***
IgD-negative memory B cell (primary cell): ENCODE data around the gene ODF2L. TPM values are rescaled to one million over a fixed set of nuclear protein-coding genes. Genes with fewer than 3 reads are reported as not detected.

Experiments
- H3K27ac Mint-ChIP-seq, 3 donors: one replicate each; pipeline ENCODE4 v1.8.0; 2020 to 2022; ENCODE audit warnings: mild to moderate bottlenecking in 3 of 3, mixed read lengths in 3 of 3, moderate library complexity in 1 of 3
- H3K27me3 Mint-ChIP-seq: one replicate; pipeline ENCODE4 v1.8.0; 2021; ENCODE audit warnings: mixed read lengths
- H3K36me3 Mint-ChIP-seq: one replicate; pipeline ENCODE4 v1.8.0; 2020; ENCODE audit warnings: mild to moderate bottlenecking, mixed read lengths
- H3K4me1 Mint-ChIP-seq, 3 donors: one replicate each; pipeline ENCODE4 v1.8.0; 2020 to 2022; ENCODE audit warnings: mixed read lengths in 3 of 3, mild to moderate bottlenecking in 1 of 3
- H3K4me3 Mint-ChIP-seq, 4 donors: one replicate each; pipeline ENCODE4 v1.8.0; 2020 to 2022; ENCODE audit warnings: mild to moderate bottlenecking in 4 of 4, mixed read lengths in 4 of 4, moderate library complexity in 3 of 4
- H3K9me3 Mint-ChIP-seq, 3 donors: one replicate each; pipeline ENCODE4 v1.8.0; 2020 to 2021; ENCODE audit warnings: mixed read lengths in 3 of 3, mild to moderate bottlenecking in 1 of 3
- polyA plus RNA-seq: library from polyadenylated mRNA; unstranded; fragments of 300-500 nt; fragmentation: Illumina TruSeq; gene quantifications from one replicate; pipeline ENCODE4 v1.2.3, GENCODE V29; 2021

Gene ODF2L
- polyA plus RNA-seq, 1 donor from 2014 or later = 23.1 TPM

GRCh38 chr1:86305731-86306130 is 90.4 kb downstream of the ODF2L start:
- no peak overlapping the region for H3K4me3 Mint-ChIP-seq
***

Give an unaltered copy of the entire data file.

IgD-negative memory B cell (primary cell): ENCODE data around the gene ODF2L. TPM values are rescaled to one million over a fixed set of nuclear protein-coding genes. Genes with fewer than 3 reads are reported as not detected.

Experiments
- H3K27ac Mint-ChIP-seq, 3 donors: one replicate each; pipeline ENCODE4 v1.8.0; 2020 to 2022; ENCODE audit warnings: mild to moderate bottlenecking in 3 of 3, mixed read lengths in 3 of 3, moderate library complexity in 1 of 3
- H3K27me3 Mint-ChIP-seq: one replicate; pipeline ENCODE4 v1.8.0; 2021; ENCODE audit warnings: mixed read lengths
- H3K36me3 Mint-ChIP-seq: one replicate; pipeline ENCODE4 v1.8.0; 2020; ENCODE audit warnings: mild to moderate bottlenecking, mixed read lengths
- H3K4me1 Mint-ChIP-seq, 3 donors: one replicate each; pipeline ENCODE4 v1.8.0; 2020 to 2022; ENCODE audit warnings: mixed read lengths in 3 of 3, mild to moderate bottlenecking in 1 of 3
- H3K4me3 Mint-ChIP-seq, 4 donors: one replicate each; pipeline ENCODE4 v1.8.0; 2020 to 2022; ENCODE audit warnings: mild to moderate bottlenecking in 4 of 4, mixed read lengths in 4 of 4, moderate library complexity in 3 of 4
- H3K9me3 Mint-ChIP-seq, 3 donors: one replicate each; pipeline ENCODE4 v1.8.0; 2020 to 2021; ENCODE audit warnings: mixed read lengths in 3 of 3, mild to moderate bottlenecking in 1 of 3
- polyA plus RNA-seq: library from polyadenylated mRNA; unstranded; fragments of 300-500 nt; fragmentation: Illumina TruSeq; gene quantifications from one replicate; pipeline ENCODE4 v1.2.3, GENCODE V29; 2021

Gene ODF2L
- polyA plus RNA-seq, 1 donor from 2014 or later = 23.1 TPM

GRCh38 chr1:86305731-86306130 is 90.4 kb downstream of the ODF2L start:
- no peak overlapping the region for H3K4me3 Mint-ChIP-seq